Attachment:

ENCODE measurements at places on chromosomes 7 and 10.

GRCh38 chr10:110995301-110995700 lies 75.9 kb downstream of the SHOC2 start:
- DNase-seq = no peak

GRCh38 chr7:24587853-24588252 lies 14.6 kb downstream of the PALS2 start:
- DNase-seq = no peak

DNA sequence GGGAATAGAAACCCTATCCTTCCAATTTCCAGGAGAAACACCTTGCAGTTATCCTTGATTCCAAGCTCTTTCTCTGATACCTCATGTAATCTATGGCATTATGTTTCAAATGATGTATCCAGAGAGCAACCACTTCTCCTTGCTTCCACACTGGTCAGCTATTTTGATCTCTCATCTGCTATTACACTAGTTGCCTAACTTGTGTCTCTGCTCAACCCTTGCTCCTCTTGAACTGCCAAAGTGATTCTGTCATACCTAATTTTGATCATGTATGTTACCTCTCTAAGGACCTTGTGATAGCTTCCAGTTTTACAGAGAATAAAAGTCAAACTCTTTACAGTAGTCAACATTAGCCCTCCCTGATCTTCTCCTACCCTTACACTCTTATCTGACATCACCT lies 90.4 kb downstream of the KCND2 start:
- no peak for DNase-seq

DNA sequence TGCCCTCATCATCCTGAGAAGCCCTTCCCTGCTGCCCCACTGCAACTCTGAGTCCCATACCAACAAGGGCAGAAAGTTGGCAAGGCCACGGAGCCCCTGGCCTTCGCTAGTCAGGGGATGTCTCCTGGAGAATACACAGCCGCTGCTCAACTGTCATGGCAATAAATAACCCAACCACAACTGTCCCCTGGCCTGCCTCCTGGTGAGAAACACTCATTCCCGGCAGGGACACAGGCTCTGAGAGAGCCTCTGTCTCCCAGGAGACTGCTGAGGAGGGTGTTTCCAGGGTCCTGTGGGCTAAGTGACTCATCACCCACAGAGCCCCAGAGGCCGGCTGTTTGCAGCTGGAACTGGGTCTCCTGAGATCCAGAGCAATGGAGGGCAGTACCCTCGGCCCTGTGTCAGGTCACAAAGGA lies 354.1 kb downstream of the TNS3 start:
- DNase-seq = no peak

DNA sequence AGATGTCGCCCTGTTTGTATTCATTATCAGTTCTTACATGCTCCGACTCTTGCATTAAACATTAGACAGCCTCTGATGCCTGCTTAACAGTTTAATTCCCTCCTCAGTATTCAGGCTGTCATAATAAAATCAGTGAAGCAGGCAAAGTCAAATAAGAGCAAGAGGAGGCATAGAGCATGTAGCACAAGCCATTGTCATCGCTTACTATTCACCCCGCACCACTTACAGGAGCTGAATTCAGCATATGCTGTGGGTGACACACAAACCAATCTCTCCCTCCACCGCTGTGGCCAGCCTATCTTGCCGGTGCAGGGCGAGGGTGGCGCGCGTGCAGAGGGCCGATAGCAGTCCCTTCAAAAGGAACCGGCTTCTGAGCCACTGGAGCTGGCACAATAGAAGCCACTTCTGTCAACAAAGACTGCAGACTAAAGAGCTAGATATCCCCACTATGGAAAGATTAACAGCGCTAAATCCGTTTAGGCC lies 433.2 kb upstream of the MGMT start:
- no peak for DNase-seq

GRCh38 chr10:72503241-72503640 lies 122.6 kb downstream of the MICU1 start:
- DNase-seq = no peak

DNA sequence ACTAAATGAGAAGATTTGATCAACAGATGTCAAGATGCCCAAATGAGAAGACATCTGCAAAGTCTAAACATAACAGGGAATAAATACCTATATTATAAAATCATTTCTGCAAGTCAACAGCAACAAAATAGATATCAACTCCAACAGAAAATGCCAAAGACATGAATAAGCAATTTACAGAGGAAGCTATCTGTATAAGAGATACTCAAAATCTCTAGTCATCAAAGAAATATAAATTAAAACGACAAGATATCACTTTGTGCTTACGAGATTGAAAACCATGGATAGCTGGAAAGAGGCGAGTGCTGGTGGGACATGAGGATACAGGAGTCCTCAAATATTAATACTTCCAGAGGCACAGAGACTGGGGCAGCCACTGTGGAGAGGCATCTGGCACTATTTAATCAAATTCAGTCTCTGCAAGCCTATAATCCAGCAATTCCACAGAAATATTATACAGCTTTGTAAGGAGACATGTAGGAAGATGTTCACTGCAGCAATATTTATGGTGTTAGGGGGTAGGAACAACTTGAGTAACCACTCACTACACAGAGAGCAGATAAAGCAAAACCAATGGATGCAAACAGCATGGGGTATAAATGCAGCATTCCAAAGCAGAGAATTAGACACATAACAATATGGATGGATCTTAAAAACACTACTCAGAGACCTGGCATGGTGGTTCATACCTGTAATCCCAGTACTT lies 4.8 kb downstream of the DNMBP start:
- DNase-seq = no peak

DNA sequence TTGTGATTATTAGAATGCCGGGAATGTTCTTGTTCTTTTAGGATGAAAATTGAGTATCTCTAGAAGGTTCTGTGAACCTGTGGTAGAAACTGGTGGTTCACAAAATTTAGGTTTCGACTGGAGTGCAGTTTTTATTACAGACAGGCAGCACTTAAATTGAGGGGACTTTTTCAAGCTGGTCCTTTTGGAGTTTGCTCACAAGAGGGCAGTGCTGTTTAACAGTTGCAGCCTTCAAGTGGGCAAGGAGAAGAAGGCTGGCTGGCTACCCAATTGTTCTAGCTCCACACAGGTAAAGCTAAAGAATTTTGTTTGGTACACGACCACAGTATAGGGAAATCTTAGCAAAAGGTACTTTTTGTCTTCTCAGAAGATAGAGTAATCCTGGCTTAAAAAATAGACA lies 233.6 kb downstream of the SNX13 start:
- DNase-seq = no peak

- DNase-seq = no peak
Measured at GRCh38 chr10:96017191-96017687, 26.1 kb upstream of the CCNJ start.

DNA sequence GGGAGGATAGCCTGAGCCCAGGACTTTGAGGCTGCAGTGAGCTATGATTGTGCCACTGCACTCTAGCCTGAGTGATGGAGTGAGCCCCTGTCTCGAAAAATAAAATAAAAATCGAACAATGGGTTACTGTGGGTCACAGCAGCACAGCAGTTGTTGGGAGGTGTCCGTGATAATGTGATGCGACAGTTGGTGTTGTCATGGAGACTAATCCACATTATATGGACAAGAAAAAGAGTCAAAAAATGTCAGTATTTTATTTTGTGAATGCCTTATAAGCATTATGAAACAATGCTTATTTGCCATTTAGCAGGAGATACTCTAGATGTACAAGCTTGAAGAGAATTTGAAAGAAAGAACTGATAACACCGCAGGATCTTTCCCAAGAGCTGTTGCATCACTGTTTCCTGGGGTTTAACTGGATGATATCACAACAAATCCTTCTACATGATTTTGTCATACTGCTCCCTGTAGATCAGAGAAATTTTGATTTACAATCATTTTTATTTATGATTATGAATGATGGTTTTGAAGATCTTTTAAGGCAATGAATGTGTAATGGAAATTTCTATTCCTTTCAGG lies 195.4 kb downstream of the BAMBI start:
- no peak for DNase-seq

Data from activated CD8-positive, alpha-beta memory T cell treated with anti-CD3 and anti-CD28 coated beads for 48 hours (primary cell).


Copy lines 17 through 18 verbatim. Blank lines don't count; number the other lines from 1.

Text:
- DNase-seq = no peak

- DNase-seq = no peak